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# Fault Modeling in Petrel

Petrel

In this article we review fault modeling in Petrel. (Note: Petrel 2009 has been used)

## Fault modeling overview

Fault modeling is the process of generating a faulted 3D grid and inserting the horizons, zones and layers into it. The process takes 3 steps:

1. Fault Modeling - in Petrel this is done by first defining the faults in the process called Fault Modeling. The purpose of this step is to define the shape of each of the faults that should be modeled. This is done by generating “Key Pillars”.
2. Pillar Gridding - the next step is to make a grid based on the defined faults. This is done in the Pillar Gridding process. In this process, a set of pillars will be inserted in the entire project area. The pillars are inserted in between the faults, and there will be one pillar in every corner of each grid cell. The result of the pillar gridding process is a “Skeleton grid”, defined by all the faults and all the pillars. This is not associated with any other input than the faults.
3. Layering - the final step is to insert the horizons into the faulted 3D grid. At this point, the 3D grid will be attached to depth by associating it with inputs such as time or depth maps and/or well tops. The input horizons (that can be surfaces based on seismic or well points, or it can be seismic interpretations (lines or point data) directly) will honor the defined fault planes. After the horizons are inserted, the zones (based on geological input such as isochors) are inserted, and the final step will be to make the fine-scale layering, suitable for property modeling.

## Fault Shapes

The faults are grouped into 4 main groups:

• Vertical faults - Consist of 2 shape points. Will always be vertical.
• Linear faults - Consist of 2 shape points. This is in most cases the best type to use.
• Listric faults - Consist of 3 shape points. All the three shape points can be edited separately in order to get a listric shape of the fault.
• Curved faults - Consist of 5 shape points, and can be used in order to define a curved, or S-shaped, fault.

A fault in Petrel is defined by a set of Key Pillars. Each Key Pillar consists of a set of shape points. A Key Pillar can have 2, 3, or 5 shape points, and a fault can consist of Key Pillars with varying number of shape points. Each Shape Point can be edited in 3D.

## Fault Input

The faults can be defined based on different types of input. The input can be:

• Fault sticks - this is a set of vertical lines representing the slope of the faults.
• Fault polygons - which is a set of lines, representing the hangingwall and footwall of the fault for each horizon.
• Faulted surfaces - the faults can be defined by digitizing directly on the surface.
• Seismic interpretations (3D lines) - the faults can be digitized directly on the line data.
• Seismic - the faults can be digitized on a vertical section along the crossline, inline or along a random line through the seismic.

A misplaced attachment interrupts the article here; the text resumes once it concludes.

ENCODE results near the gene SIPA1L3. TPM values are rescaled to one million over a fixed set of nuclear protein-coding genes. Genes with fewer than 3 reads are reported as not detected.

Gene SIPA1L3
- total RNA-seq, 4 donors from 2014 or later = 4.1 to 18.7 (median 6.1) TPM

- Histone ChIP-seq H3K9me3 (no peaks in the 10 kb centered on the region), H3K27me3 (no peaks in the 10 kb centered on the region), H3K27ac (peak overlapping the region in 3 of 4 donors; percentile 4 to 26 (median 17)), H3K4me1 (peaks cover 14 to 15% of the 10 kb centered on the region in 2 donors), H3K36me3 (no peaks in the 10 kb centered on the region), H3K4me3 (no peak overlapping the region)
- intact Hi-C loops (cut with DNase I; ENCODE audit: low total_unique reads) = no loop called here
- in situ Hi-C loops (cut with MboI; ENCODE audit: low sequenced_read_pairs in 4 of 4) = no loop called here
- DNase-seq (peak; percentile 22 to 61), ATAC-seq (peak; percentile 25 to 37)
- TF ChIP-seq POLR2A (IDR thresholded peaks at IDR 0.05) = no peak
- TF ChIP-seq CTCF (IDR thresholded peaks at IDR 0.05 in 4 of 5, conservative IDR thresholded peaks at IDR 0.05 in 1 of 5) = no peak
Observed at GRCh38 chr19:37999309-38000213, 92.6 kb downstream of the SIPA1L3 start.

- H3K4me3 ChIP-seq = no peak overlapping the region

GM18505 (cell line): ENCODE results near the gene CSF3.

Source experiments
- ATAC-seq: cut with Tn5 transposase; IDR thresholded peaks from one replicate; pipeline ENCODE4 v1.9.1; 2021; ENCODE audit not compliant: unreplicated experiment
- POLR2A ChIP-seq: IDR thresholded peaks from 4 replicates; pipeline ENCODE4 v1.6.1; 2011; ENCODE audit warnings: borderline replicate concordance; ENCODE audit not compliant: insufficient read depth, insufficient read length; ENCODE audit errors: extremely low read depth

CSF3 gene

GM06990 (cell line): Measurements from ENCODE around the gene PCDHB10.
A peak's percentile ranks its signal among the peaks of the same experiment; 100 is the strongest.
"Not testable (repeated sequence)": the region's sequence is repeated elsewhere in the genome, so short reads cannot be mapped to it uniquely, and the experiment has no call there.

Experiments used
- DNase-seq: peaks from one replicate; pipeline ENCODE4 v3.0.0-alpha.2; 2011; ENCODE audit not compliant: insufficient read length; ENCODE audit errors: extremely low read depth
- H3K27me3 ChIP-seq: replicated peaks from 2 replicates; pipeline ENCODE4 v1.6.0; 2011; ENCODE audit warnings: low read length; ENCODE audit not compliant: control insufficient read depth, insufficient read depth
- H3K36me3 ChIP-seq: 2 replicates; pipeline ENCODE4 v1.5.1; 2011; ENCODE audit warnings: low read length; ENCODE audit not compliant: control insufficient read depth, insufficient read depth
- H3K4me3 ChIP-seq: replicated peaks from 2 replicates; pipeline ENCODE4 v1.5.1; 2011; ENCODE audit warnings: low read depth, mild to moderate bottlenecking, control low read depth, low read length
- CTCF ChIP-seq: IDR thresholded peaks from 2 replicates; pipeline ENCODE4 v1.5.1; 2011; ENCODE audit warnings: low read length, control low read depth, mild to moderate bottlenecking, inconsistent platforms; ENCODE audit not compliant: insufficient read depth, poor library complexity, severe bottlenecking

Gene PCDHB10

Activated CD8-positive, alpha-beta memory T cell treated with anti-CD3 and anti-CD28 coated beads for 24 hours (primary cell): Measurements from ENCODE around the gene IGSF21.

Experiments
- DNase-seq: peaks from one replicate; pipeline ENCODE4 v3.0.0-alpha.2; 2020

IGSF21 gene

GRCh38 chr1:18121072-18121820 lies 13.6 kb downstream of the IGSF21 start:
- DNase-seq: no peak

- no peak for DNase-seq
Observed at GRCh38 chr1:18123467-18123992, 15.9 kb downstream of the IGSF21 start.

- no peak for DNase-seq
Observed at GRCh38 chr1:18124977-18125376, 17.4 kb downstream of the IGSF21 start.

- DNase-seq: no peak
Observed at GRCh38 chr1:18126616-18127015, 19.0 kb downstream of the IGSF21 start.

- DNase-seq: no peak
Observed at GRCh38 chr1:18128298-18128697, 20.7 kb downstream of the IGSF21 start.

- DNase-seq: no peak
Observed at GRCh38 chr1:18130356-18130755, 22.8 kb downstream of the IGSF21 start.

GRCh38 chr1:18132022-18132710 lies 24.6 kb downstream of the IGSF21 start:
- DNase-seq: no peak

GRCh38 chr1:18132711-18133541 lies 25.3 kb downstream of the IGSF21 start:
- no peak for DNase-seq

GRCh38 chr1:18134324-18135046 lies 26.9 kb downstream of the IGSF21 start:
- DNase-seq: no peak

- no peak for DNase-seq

• Cross Section - A cross section can be made showing the available surfaces. This cross section can be cut anywhere through the surfaces and it can be a tilted plane or a vertical plane. Then it is possible to digitize the faults on this plane and jump stepwise with a certain increment, digitize a new fault pillar, jump a new increment, digitize a new fault pillar, etc.
• Based on Well Cuts - Well cuts can be used both for conditioning and if there are many enough, i.e. if you have so many well cuts that they represent a plane, they can be used as input by itself.

## Fault Modeling General Workflow

1. Define a Fault Model
2. Model the initial set of faults (generate Key Pillars)
3. Edit any problem areas
4. Trim/Extend to the top and base of the model
5. Connect faults (required for Pillar Gridding)
6. Add more faults by repeating steps 2-5

… then do final edits

## Define a new model

Before starting Fault Modeling, you need to define and name a model that will be used to store the fault model and all 3D grids related to that fault model.

1. Open Define Model in the Process Diagram and type in the name of the new model.
2. The new model is stored in Models tab (empty; no faults are created yet).
3. Activate the Fault Modeling process.
4. A set of fault modeling tools is available to start creating faults (Key Pillars).

Fault Polygons. Fault polygons are line data representing the hanging-wall and foot-wall for each horizon. The polygons could be separated into lines for each fault or lines for each horizon. In the latter case, the lines should be separated with flags to prevent that two faults are not defined by the same line. If there are no flags between the line data, you should do some editing in the Make/Edit Polygons process in order to split the lines.
Defining Key Pillars based on fault polygons
Display polygons for all horizons in 3D window. Click on Fault Modeling in the Process Diagram.
Select the lines that represent the fault that you want to make. You have to be in the “Select/Pick mode” in order to be able to select the lines. To select more than one line, hold the Shift Key while selecting the new line. The selected lines display a lighter color. Once all the lines that define your fault are selected, click on the icon called Create fault from polygons. Key Pillars will now be created based on a given increment between them and a given height.
The increment and height of Pillars can be changed by double-clicking on the Fault Modeling process, go to Settings Tab and change the Increment parameter.
If too many, two few, or strange Pillars are built, then adjust their spacing by changing the Increment, click on the Undo icon, then click on the Create fault from polygons icon.